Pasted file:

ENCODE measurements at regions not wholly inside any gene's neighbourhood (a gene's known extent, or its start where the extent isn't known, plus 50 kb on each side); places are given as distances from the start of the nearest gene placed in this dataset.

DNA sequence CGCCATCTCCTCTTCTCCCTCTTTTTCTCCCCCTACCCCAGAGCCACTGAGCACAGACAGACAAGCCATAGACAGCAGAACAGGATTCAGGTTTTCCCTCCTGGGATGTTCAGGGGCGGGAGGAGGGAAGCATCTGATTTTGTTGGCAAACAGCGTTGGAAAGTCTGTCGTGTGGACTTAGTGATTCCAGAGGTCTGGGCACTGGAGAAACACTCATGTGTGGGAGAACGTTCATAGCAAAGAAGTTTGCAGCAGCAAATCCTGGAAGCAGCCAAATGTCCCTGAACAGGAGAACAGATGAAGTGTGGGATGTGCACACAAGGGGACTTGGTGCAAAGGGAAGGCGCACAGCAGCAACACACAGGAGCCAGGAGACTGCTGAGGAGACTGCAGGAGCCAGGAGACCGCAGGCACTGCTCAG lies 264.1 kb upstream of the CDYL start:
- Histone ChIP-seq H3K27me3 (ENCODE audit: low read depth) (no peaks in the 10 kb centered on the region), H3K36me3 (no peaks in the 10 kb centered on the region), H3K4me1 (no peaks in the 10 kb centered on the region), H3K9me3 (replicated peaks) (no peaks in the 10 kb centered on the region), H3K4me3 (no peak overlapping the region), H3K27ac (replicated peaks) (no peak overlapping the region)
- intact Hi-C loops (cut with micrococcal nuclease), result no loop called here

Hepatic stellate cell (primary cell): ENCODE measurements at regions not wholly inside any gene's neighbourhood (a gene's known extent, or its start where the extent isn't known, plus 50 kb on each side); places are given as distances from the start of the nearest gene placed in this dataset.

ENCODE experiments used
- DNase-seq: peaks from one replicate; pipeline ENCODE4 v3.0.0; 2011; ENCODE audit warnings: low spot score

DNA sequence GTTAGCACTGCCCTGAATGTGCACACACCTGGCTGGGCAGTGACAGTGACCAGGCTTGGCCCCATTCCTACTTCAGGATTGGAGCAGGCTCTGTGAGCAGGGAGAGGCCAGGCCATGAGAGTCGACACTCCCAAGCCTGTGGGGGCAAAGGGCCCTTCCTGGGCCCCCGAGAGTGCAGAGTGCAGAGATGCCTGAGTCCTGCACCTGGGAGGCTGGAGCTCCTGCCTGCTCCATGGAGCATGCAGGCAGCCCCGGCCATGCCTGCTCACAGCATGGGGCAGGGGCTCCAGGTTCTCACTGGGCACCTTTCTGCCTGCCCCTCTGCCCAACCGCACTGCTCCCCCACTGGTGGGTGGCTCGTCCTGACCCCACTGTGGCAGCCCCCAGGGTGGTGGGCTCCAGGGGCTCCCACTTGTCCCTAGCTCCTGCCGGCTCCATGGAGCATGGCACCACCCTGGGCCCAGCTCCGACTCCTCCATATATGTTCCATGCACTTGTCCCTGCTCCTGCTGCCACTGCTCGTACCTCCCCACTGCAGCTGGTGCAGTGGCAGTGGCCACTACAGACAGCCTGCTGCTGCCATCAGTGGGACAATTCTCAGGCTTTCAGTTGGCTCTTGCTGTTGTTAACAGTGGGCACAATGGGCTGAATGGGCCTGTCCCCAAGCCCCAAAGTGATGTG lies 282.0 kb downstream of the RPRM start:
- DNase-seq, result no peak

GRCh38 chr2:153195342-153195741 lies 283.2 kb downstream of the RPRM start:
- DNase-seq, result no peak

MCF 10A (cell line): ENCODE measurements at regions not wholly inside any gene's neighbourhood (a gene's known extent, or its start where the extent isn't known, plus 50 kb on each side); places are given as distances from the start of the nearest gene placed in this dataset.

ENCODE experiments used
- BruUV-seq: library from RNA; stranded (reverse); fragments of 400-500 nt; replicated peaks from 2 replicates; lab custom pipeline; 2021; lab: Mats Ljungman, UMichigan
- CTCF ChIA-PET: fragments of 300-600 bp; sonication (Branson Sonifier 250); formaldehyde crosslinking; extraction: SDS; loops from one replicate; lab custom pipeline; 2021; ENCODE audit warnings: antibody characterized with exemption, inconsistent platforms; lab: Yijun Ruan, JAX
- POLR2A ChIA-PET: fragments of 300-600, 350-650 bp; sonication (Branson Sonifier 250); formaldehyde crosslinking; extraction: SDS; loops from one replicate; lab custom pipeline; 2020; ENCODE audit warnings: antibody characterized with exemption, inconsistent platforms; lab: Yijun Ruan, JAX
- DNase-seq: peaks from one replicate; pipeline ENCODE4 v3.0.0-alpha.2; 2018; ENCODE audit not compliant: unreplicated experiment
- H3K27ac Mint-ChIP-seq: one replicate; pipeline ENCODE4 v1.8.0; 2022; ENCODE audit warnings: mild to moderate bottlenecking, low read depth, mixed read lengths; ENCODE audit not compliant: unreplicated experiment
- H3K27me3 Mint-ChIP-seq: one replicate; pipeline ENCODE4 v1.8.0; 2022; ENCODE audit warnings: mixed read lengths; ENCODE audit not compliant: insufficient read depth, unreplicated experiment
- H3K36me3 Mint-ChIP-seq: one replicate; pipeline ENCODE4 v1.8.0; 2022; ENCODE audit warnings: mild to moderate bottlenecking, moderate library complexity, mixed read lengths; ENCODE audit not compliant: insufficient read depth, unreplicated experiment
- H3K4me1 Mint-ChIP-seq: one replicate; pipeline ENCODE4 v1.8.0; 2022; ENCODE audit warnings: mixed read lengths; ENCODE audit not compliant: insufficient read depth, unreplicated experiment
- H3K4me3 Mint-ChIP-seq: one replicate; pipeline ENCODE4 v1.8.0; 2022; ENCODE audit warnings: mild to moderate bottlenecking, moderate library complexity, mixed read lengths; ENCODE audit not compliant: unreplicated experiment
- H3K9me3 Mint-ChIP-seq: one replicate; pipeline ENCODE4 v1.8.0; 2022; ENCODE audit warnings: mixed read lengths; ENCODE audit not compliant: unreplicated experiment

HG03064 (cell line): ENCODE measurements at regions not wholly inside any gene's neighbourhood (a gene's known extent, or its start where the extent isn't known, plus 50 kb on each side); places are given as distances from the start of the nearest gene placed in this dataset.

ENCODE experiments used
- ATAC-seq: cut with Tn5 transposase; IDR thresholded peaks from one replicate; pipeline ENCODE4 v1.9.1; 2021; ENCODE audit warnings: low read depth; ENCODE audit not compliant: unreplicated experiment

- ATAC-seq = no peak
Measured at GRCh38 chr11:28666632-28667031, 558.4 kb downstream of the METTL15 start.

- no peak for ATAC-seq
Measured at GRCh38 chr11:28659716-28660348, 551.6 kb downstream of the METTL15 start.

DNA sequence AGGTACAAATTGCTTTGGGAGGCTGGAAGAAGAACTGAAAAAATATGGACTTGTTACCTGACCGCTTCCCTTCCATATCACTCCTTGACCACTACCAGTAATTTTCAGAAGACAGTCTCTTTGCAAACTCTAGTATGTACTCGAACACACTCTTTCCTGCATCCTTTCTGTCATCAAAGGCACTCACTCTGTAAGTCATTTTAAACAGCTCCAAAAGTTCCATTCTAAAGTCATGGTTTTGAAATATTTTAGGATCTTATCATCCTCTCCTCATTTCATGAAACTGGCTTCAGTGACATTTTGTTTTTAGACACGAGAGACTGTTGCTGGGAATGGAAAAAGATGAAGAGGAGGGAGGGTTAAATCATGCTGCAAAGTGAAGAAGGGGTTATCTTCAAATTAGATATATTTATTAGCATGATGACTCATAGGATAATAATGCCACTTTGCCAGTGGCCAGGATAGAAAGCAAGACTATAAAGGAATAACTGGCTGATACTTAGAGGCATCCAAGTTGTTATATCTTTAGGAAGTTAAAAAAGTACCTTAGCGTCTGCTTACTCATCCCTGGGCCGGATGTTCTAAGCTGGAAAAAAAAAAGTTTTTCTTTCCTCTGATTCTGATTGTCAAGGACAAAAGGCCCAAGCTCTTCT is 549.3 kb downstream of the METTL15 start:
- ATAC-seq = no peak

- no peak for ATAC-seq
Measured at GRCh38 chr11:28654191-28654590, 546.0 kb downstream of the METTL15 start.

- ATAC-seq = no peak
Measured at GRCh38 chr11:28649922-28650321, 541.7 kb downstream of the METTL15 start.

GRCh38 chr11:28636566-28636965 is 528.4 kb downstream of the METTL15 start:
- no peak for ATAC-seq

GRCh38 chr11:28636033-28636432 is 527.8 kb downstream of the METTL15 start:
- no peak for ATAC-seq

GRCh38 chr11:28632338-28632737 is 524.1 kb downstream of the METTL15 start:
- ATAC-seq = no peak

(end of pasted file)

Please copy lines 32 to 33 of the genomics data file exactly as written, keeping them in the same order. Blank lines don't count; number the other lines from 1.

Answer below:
- ATAC-seq = no peak

- no peak for ATAC-seq